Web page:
Thorarin declared that Glum had dealt vexatiously with them, but Einar replied, "The matter does not appear to me to be so very ugly, for the suit may be taken up again at the point where it left off." Afterwards the men of Espihole rode to the Althing with Einar, and with many of their friends who had promised them their support against glum. Glums kinsmen gave him their help also in securing the benefit of the point of law, and the matter was settled by the advice of skilled men, on condition that Glum would take an oath in the case to the effect that he did not kill Thorvald the crooked. So when many men interceded, they compounded the matter on these terms--that Glum should swear he had not slain him; and the time was appointed when the oath should be taken, that is to say, in the autumn, five weeks before winter. They followed up the suit with such vigour that they were determined to bring it on again, if he did not take the necessary oath in three temples on the Eyjafirth, and if it were not done at the prescribed time the right to clear himself by the oath was to be forfeited. There was much talk about this business, and what Gums oaths would be, and how he would get on with them.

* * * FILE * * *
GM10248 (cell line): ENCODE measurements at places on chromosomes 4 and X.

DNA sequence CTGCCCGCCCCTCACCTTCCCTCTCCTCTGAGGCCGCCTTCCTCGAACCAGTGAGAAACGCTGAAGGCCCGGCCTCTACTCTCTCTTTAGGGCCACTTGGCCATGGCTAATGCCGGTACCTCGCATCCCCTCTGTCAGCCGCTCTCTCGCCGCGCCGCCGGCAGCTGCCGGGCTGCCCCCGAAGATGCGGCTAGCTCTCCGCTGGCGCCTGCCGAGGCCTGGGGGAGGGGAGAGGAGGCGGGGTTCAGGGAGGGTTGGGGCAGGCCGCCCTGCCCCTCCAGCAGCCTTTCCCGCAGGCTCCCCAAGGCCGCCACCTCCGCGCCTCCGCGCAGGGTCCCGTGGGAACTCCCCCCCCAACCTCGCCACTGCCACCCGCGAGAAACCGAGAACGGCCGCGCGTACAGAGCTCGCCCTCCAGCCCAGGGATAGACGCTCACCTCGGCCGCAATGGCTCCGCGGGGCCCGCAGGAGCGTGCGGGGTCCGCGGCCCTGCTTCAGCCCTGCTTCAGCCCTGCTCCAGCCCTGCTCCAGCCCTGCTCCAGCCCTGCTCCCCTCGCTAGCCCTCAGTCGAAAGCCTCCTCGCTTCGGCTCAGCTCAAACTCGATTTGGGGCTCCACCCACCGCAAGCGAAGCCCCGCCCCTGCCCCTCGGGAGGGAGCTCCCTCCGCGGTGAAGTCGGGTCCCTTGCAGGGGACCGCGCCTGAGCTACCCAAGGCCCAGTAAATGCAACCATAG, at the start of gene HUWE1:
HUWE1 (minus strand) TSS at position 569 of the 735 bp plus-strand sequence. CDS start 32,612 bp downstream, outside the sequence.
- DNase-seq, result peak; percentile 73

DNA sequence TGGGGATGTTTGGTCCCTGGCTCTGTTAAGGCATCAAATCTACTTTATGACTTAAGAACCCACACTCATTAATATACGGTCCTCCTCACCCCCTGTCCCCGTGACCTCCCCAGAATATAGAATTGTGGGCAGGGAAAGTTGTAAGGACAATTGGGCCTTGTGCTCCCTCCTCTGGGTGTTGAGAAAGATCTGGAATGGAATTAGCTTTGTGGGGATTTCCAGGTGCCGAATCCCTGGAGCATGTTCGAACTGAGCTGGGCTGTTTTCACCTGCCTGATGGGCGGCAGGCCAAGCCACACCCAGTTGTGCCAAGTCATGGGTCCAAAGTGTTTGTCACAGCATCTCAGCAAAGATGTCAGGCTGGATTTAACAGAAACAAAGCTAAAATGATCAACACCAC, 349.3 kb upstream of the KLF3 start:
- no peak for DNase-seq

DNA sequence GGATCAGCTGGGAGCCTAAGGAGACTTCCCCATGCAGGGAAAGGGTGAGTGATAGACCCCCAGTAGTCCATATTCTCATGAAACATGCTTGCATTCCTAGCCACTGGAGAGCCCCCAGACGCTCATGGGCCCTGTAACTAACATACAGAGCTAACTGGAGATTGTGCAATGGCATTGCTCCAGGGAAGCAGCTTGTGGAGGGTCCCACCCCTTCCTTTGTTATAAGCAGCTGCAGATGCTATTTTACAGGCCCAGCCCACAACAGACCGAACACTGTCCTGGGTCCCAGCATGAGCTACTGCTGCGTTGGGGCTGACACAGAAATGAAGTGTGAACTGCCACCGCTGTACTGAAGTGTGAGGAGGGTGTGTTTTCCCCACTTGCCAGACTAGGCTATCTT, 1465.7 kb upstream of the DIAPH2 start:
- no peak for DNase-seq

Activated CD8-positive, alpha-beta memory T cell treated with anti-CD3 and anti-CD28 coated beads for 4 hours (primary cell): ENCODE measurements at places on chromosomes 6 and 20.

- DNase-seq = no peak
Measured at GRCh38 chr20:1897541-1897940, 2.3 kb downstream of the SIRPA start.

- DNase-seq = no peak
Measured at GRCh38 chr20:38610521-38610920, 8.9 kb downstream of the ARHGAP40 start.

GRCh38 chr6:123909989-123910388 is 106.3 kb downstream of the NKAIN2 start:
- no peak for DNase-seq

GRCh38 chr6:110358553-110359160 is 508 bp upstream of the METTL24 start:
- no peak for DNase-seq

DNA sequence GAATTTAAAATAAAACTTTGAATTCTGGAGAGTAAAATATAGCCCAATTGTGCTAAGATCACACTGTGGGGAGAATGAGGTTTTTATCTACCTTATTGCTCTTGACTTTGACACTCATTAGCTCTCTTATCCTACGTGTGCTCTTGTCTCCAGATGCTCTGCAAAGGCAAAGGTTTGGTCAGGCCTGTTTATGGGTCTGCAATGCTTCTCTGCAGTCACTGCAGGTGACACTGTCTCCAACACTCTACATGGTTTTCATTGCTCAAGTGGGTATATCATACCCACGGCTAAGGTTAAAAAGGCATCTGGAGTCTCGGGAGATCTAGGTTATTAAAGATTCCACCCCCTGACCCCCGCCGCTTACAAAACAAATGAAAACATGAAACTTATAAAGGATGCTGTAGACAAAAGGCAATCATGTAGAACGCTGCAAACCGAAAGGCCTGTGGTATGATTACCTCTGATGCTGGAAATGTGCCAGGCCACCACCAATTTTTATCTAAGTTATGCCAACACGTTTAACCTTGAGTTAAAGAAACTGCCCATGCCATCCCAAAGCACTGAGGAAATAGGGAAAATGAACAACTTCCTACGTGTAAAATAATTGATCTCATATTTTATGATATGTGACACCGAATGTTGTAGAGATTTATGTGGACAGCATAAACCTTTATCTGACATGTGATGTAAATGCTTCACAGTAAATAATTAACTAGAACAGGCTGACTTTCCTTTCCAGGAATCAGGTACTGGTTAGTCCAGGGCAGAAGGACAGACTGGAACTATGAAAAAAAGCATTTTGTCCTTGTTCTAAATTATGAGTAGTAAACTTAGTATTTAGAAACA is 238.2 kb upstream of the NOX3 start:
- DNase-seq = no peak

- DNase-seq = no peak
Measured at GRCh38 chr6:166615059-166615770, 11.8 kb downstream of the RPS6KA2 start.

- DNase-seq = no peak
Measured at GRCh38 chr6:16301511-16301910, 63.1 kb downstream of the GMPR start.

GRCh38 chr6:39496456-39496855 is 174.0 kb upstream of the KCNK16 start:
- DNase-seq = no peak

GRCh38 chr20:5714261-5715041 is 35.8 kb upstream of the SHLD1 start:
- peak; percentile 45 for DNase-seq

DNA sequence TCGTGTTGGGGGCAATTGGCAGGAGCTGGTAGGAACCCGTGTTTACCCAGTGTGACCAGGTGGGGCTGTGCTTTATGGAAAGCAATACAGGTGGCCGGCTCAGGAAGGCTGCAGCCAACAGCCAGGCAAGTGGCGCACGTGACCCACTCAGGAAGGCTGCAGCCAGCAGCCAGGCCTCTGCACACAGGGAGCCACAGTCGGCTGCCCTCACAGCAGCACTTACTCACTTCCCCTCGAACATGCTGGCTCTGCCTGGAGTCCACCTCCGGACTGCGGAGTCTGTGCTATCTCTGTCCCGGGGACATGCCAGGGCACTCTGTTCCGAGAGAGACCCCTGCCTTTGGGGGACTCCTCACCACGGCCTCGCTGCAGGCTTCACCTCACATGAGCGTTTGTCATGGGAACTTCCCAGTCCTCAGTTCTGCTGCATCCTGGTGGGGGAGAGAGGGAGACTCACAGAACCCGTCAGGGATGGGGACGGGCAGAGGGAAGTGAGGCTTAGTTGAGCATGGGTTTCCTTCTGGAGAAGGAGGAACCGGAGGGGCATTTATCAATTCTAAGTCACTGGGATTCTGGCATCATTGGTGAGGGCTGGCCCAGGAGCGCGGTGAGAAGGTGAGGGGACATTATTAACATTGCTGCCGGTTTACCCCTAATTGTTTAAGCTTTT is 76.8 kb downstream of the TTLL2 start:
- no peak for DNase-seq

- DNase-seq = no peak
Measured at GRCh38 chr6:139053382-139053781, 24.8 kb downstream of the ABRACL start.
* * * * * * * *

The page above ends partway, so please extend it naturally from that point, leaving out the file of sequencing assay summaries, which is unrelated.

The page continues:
1 I believe that the word in the original "Fiörbaugsgardr occurs only twice in the sense of the verge or ring round the ground on which the Thing met. Mr. Dasent speaks of it as "an enclosed space near a court, a verge, or liberty, within which the Fiörbaugsmadr (that is one liable to the lesser outlawry) was safe." See preface to the Nials Saga, p. clxii.
2 The reason for this seems to be that the defendant was summoned to answer on a certain day, and when the sun rose again before he was formally called on, that day was over, and the whole proceedings were avoided.